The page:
February 19, 2013 10:43 am
Ah, the modern tomato: big, bright, deliciously red on the outside…pale pink and bland on the inside. More water than juice, more spongy than meaty. Bred to survive the long trip from field to truck to store to fridge without bruising and to produce high yields. The main casualty of the selection process that brought us these benefits? Taste.
In the words of a panel at the meeting of the American Association for the Advancement of science, we “broke” the tomato by allowing the plant breeders to respond to the needs of farmers, instead of the tomato’s end-users: consumers. As a result, their breeding has produced a product that most people don’t actually enjoy eating.
The perceived flip-side of the tomato world are the so-called “heirloom” tomatoes, the varieties grown and bred before more recent tinkering. Differentiating heirloom tomatoes from each other and from the modern bland strands, says Scientific American, are only a few specific genes.
[H]eirlooms are actually feeble and inbred—the defective product of breeding experiments that began during the Enlightenment and exploded thanks to enthusiastic backyard gardeners from Victorian England to Depression-era West Virginia. Heirlooms are the tomato equivalent of the pug—that “purebred” dog with the convoluted nose that snorts and hacks when it tries to catch a breath.
“The irony of all this,” says Steven Tanksley, a geneticist at Cornell University, “is all that diversity of heirlooms can be accounted for by a handful of genes. There’s probably no more than 10 mutant genes that create the diversity of heirlooms you see.”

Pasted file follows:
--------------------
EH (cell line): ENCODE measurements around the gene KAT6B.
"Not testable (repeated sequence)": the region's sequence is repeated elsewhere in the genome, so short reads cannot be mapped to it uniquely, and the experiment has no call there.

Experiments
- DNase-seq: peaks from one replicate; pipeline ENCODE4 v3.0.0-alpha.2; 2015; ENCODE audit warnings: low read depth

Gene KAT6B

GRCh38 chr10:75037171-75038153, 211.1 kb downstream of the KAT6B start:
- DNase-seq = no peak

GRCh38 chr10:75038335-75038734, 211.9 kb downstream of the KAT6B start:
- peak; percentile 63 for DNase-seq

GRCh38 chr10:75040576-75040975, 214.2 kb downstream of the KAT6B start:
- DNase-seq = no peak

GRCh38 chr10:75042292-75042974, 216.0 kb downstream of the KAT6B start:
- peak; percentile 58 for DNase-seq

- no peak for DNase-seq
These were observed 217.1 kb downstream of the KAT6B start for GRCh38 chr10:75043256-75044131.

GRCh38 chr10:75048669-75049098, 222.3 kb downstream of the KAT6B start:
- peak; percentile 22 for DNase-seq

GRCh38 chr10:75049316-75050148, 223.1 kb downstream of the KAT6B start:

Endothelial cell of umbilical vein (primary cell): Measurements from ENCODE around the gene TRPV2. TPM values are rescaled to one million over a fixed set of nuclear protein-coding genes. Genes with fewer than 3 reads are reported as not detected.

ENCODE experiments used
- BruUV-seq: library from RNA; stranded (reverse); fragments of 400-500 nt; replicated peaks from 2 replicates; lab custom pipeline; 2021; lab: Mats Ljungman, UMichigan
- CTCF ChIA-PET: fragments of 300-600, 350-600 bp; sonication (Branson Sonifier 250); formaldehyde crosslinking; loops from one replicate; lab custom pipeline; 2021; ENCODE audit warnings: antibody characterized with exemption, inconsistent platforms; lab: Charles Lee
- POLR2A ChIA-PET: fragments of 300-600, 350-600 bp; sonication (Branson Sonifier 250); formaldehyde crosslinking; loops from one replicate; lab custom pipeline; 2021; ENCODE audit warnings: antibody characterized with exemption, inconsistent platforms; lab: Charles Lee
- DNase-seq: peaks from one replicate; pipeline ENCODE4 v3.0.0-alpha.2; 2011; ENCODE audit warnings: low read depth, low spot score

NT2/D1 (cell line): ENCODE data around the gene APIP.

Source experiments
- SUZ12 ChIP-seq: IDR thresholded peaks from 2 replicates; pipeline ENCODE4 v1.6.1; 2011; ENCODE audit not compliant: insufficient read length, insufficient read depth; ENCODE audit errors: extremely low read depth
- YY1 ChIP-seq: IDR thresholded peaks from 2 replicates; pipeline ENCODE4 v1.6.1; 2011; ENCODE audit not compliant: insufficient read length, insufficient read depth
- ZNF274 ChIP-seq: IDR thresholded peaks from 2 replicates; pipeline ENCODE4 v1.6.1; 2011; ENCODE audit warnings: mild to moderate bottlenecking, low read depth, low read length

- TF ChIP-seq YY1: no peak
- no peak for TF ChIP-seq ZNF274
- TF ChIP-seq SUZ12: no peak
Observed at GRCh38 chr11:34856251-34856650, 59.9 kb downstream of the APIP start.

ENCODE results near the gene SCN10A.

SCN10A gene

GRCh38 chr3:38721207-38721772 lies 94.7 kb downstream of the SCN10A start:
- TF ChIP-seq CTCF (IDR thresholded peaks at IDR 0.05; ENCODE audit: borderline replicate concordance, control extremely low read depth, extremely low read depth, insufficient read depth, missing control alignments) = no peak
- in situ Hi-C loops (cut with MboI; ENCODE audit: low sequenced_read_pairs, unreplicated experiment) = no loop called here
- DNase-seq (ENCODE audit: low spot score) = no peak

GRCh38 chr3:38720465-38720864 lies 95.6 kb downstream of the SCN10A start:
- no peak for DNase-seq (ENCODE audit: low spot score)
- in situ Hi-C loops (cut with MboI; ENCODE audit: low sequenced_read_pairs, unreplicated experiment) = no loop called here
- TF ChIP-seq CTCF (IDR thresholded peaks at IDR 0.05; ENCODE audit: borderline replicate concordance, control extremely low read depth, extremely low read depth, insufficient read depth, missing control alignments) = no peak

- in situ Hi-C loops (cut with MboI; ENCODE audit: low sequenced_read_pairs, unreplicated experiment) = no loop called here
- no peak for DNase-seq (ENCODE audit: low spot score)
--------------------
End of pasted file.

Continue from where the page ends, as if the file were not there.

According to Scientific American, some of the downsides of both heirlooms and tasteless tomatoes could be undone through tomato hybridization—of mixing heirloom and highly-productive, hardy modern tomatoes.
And, even if totally new strains of super-productive, tasty, tangy sweet tomatoes can’t be fashioned through selective breeding programs, says Timmer, scientists might still be able to fake it.
A lot of our experience of flavor really does come from smell, but not from breathing in; instead, volatile chemicals disperse out of the back of your mouth, with some of them reaching your nasal passages. Not only can these volatiles convey a distinctive flavor, but they can also interact with flavors sensed by the tongue, enhancing or suppressing sweetness, saltiness, etc.
From a big collection of modern and heirloom tomatoes, University of Florida horticulturist Harry Klee pulled a list of the different volatile chemicals found in the different tomato varieties. By identifying which genes are associated with which volatile chemicals, scientists may soon be able to selectively turn the bland tomato’s flavor back on.
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